Viral marketing outcomes are difficult to predict: one small decision can mean the difference between your YouTube video going viral and going nowhere. But such efforts also have potentially enormous upsides, with the ability to score impressions far beyond the number many small businesses can afford with more traditional methods.
To help you mitigate the risk and increase the chances of your guerrilla campaign blowing up, check out these 9 viral marketing tactics you should try, covering the online, the offline and everything in between.
1. Leave Your Signature
Make sure that any outgoing online communication has your mark embedded in it. This can mean an auto-generated link back to your site when people cut and paste a passage of your text or something as simple as a "powered by X" email signature. Hotmail, for example, acquired nearly a million users in a year in the early days of the internet simply by making sure that every Hotmail email contained the signature "Want a free email account? Sign up for Hotmail today!"
2. Enable Frictionless Sharing
Make sure your product, site or viral content can be shared by users and admirers as effortlessly as possible. This means having large, conspicuous share buttons or creating share widgets (ShareThis.com is a great place to find these).
3. Get Visual With Photo-Worthy, Conspicuous Props
Every year, the Maryland headquarters of Discovery Channel outfits itself with a giant inflatable great white shark to create buzz for Shark Week. While this prop is confined to a single street corner, the internet magnifies its reach many-fold as the photo is shared online. So while only a tiny fraction of Discovery's viewers actually drive by their building, millions across the country are exposed to the campaign because it creates a fun and sharable photo online.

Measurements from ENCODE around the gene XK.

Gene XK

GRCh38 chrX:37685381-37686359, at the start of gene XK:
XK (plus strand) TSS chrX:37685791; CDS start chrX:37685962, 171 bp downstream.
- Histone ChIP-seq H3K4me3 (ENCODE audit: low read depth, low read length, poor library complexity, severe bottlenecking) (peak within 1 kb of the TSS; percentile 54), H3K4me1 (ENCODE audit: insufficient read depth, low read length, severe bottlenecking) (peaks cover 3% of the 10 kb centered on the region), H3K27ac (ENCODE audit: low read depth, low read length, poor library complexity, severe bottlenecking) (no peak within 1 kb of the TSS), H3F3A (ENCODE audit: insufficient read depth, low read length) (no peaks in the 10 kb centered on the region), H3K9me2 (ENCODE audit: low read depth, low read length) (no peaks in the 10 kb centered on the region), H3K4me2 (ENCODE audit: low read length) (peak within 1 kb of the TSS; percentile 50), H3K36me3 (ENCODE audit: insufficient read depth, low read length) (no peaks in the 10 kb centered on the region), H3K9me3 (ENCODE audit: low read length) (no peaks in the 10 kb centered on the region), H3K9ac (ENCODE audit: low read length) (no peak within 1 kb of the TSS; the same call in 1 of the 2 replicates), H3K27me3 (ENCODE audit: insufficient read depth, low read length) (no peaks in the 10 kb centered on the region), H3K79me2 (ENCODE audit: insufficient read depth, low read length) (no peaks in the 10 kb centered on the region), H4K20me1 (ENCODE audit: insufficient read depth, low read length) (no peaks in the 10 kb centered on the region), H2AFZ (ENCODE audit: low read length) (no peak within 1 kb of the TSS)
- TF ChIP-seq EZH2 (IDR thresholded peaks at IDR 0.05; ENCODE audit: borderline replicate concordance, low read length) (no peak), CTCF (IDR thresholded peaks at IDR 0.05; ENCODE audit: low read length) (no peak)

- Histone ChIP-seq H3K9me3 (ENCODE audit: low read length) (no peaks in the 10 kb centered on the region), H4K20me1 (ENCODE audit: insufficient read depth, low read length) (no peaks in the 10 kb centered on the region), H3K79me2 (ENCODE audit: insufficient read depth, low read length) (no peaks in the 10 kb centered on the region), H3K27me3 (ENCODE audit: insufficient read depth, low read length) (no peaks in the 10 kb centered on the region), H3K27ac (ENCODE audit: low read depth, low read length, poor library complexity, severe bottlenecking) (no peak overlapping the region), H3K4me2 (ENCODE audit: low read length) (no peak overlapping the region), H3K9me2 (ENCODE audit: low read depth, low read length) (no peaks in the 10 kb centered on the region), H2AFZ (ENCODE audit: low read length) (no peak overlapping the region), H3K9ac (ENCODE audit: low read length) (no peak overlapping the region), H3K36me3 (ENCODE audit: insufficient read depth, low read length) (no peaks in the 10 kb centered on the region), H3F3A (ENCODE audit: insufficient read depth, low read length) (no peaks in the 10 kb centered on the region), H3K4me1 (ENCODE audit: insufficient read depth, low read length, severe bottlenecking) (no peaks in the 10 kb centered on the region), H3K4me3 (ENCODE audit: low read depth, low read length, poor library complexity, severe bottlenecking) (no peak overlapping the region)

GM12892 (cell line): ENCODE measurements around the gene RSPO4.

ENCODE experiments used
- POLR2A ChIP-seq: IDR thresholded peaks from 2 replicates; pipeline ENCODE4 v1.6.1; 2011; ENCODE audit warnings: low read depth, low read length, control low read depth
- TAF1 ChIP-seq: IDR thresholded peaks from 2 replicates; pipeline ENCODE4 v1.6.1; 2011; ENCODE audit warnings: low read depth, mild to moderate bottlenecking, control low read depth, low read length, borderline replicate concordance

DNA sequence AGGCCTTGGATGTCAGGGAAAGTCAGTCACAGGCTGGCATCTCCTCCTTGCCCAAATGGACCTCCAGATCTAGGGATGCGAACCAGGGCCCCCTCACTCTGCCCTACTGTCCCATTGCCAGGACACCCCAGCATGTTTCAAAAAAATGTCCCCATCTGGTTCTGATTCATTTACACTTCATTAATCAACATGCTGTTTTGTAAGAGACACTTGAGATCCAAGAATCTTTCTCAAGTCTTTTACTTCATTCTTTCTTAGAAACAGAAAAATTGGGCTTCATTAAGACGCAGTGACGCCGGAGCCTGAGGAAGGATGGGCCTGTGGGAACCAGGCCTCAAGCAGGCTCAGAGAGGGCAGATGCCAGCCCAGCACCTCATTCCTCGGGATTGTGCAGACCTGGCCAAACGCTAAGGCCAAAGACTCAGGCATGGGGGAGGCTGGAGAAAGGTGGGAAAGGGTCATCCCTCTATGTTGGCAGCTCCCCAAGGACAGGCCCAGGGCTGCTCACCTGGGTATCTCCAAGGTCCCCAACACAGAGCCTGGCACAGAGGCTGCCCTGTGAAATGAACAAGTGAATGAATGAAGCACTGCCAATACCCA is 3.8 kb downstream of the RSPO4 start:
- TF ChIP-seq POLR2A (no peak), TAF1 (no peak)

4. Organize a Referral Contest
This old-school marketing technique has been given new power on the web. Creating a contest fosters a sense of fun and competition, and the cash/prizes you give away may be well-worth the attention you get. Make sure that your contest rewards more shares or “likes” with higher chances to win, like a traditional raffle.
5. Turn Your Packaging Into Ads5. Turn Your Packaging Into Ads
If you own a retail space or sell physical goods, why not turn every customer who carries your product into a moving advertisement? If you sell a product, think about packages or wrapping that will catch people’s eyes (see these clever packages as examples) or highlight the product in a clever way. If you own a retail space, consider playing with the form of your carryout bags, perhaps adorning them with images that look realistic or shocking—check out these further examples of creative "bag-vertising" for more inspiration.
6. Target-Based Referral Program
While it may not produce the immediate traffic spike of a contest, offering a target-based referral program should lead to a steady trickle of new eyeballs on your product. Try setting monthly referral minimums, with those hitting their quota receiving a monthly reward (advertising credit, cash, etc.). By extension, any long-term incentivization for sharing your content can be beneficial: Dropbox famously offered free data storage to those referring a friend and managed to increase signups by 60 percent.